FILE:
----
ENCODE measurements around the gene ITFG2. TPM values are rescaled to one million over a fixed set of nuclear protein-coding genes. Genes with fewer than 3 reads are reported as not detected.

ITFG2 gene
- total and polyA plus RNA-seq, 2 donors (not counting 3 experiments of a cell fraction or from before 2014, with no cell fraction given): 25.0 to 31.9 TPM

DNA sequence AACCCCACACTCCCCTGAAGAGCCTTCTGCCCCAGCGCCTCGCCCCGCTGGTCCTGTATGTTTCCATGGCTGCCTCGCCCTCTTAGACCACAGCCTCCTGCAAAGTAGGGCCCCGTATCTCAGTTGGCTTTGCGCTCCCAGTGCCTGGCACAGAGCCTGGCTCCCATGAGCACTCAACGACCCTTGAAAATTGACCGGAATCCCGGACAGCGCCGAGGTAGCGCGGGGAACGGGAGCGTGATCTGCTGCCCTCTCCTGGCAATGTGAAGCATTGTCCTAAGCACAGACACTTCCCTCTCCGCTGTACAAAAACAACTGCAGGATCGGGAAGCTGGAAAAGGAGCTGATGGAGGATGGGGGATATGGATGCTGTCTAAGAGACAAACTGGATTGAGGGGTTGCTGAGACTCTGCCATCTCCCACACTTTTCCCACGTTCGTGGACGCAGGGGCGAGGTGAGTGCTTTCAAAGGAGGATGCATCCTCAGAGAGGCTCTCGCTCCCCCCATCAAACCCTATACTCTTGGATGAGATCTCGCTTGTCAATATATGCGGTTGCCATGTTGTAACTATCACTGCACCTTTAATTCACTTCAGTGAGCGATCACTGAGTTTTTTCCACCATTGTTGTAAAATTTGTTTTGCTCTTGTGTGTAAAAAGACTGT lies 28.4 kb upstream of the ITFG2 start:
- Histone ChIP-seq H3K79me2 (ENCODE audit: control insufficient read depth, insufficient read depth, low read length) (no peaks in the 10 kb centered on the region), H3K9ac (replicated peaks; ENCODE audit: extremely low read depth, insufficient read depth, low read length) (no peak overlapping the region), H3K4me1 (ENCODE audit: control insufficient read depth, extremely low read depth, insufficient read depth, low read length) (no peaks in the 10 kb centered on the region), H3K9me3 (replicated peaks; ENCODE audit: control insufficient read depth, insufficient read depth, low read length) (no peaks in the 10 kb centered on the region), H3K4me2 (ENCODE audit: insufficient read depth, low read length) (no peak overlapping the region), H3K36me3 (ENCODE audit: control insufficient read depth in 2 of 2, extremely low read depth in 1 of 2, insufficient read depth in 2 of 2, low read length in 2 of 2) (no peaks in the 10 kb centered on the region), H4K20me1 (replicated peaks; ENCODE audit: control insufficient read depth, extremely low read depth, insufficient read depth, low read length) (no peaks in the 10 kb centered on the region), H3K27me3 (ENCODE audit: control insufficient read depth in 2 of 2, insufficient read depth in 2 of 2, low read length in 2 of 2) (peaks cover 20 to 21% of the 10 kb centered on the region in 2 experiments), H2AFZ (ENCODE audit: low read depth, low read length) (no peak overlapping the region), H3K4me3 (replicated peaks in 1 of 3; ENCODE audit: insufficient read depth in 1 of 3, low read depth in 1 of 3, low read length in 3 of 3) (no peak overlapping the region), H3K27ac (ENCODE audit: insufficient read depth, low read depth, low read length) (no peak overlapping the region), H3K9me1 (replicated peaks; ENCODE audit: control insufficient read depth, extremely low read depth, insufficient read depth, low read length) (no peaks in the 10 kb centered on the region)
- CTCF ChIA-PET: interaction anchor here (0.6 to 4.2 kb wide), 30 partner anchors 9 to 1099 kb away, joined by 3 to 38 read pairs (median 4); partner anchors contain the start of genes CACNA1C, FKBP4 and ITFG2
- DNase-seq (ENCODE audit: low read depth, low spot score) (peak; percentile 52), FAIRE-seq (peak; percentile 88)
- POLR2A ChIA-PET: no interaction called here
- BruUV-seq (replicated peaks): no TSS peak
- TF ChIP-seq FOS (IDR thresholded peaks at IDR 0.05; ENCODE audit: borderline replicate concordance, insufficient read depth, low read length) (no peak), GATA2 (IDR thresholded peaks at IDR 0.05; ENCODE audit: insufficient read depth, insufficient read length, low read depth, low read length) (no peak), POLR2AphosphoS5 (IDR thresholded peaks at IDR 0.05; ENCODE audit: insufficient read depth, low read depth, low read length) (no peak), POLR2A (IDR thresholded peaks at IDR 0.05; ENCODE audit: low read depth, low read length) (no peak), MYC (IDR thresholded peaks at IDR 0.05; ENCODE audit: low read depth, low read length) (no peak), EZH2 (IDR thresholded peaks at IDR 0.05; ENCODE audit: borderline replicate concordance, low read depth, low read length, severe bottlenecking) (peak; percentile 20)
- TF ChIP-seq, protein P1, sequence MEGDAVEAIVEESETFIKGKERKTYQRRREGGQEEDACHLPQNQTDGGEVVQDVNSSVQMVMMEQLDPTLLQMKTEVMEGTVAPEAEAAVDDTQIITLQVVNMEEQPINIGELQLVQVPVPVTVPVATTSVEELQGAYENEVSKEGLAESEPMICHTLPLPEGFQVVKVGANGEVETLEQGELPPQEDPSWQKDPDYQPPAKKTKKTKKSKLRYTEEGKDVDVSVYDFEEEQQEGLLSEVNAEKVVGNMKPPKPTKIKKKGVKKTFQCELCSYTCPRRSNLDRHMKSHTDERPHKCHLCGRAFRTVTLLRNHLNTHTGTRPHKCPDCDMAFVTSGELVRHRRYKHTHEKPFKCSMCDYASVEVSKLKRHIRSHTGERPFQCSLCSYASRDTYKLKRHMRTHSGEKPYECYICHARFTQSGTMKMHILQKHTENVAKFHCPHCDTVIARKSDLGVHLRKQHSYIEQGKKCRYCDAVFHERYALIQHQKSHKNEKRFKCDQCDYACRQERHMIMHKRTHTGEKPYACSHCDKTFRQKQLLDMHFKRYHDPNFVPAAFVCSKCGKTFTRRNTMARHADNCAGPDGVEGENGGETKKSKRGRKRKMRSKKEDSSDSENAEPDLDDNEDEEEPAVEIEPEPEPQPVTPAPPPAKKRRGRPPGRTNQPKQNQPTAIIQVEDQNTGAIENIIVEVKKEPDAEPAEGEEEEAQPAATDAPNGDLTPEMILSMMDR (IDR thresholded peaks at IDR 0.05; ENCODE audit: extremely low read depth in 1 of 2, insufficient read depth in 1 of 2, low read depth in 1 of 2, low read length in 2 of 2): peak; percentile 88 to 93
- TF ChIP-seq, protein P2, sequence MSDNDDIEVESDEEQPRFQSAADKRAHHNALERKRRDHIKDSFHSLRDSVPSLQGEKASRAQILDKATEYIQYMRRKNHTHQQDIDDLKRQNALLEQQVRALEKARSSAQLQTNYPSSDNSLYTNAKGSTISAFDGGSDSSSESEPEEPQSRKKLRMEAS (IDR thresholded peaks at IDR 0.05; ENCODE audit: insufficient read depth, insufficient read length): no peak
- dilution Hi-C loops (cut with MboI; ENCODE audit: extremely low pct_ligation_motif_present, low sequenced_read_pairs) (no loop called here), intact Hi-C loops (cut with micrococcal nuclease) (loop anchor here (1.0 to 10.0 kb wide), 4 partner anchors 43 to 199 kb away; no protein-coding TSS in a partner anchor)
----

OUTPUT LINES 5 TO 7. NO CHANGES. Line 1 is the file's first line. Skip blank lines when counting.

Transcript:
- Histone ChIP-seq H3K79me2 (ENCODE audit: control insufficient read depth, insufficient read depth, low read length) (no peaks in the 10 kb centered on the region), H3K9ac (replicated peaks; ENCODE audit: extremely low read depth, insufficient read depth, low read length) (no peak overlapping the region), H3K4me1 (ENCODE audit: control insufficient read depth, extremely low read depth, insufficient read depth, low read length) (no peaks in the 10 kb centered on the region), H3K9me3 (replicated peaks; ENCODE audit: control insufficient read depth, insufficient read depth, low read length) (no peaks in the 10 kb centered on the region), H3K4me2 (ENCODE audit: insufficient read depth, low read length) (no peak overlapping the region), H3K36me3 (ENCODE audit: control insufficient read depth in 2 of 2, extremely low read depth in 1 of 2, insufficient read depth in 2 of 2, low read length in 2 of 2) (no peaks in the 10 kb centered on the region), H4K20me1 (replicated peaks; ENCODE audit: control insufficient read depth, extremely low read depth, insufficient read depth, low read length) (no peaks in the 10 kb centered on the region), H3K27me3 (ENCODE audit: control insufficient read depth in 2 of 2, insufficient read depth in 2 of 2, low read length in 2 of 2) (peaks cover 20 to 21% of the 10 kb centered on the region in 2 experiments), H2AFZ (ENCODE audit: low read depth, low read length) (no peak overlapping the region), H3K4me3 (replicated peaks in 1 of 3; ENCODE audit: insufficient read depth in 1 of 3, low read depth in 1 of 3, low read length in 3 of 3) (no peak overlapping the region), H3K27ac (ENCODE audit: insufficient read depth, low read depth, low read length) (no peak overlapping the region), H3K9me1 (replicated peaks; ENCODE audit: control insufficient read depth, extremely low read depth, insufficient read depth, low read length) (no peaks in the 10 kb centered on the region)
- CTCF ChIA-PET: interaction anchor here (0.6 to 4.2 kb wide), 30 partner anchors 9 to 1099 kb away, joined by 3 to 38 read pairs (median 4); partner anchors contain the start of genes CACNA1C, FKBP4 and ITFG2
- DNase-seq (ENCODE audit: low read depth, low spot score) (peak; percentile 52), FAIRE-seq (peak; percentile 88)